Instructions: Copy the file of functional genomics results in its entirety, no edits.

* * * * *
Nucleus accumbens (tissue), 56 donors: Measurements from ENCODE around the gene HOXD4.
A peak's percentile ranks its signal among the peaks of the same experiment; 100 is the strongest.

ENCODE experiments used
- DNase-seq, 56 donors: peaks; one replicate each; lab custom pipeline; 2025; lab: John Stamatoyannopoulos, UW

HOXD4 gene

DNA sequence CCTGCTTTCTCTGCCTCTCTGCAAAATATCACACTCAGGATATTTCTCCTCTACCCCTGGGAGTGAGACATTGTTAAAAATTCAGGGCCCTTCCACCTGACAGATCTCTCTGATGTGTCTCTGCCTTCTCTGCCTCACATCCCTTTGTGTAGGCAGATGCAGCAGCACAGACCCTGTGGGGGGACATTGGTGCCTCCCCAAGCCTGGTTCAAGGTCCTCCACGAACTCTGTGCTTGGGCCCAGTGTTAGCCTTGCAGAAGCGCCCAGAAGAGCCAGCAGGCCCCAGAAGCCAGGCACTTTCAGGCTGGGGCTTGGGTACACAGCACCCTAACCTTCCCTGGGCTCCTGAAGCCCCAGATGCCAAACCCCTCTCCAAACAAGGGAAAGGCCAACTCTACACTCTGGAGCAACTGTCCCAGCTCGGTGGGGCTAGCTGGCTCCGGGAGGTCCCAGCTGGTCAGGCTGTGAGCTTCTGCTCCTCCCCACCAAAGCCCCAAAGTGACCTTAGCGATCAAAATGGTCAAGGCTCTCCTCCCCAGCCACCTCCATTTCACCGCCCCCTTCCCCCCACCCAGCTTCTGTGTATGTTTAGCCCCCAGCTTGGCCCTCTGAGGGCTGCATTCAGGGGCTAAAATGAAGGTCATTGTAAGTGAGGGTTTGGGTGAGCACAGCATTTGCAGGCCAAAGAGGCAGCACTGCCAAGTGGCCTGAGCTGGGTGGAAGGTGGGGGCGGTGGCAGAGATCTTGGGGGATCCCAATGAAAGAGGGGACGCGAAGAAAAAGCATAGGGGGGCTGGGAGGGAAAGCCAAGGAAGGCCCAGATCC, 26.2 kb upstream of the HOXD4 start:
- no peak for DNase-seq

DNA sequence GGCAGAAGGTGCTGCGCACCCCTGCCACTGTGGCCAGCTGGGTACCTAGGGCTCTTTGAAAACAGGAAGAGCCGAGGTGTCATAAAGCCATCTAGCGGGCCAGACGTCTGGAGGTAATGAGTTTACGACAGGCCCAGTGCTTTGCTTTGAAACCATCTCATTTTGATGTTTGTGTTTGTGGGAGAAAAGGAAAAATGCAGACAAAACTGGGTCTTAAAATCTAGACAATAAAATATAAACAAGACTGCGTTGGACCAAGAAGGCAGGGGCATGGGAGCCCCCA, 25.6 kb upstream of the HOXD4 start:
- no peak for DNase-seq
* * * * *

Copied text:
Nucleus accumbens (tissue), 56 donors: Measurements from ENCODE around the gene HOXD4.
A peak's percentile ranks its signal among the peaks of the same experiment; 100 is the strongest.

ENCODE experiments used
- DNase-seq, 56 donors: peaks; one replicate each; lab custom pipeline; 2025; lab: John Stamatoyannopoulos, UW

HOXD4 gene

DNA sequence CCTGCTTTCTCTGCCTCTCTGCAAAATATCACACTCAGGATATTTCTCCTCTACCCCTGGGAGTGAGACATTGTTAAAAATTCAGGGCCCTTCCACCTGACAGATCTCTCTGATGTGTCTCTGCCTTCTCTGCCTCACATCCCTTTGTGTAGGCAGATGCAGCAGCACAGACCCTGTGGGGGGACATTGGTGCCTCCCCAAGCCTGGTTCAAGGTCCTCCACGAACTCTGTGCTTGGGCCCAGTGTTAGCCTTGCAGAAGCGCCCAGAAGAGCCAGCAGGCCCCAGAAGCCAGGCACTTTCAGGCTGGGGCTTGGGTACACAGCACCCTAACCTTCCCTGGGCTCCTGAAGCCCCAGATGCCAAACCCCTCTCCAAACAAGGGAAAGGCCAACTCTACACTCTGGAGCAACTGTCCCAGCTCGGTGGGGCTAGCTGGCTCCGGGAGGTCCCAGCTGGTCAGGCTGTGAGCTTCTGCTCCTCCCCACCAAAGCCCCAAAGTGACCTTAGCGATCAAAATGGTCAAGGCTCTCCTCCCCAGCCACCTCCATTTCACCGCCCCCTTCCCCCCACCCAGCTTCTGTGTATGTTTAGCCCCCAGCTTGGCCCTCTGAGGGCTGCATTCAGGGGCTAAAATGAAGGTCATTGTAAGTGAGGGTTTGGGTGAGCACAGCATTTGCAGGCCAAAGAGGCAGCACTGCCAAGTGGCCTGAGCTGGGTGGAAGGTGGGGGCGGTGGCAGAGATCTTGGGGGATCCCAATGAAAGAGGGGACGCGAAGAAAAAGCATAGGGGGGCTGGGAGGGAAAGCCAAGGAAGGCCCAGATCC, 26.2 kb upstream of the HOXD4 start:
- no peak for DNase-seq

DNA sequence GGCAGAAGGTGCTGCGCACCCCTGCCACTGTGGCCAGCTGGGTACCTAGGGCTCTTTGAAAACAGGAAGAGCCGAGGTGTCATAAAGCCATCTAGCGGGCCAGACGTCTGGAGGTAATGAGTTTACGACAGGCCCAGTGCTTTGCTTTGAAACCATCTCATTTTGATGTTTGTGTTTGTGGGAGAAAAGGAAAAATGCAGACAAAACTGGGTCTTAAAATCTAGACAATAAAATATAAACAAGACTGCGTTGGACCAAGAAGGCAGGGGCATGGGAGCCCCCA, 25.6 kb upstream of the HOXD4 start:
- no peak for DNase-seq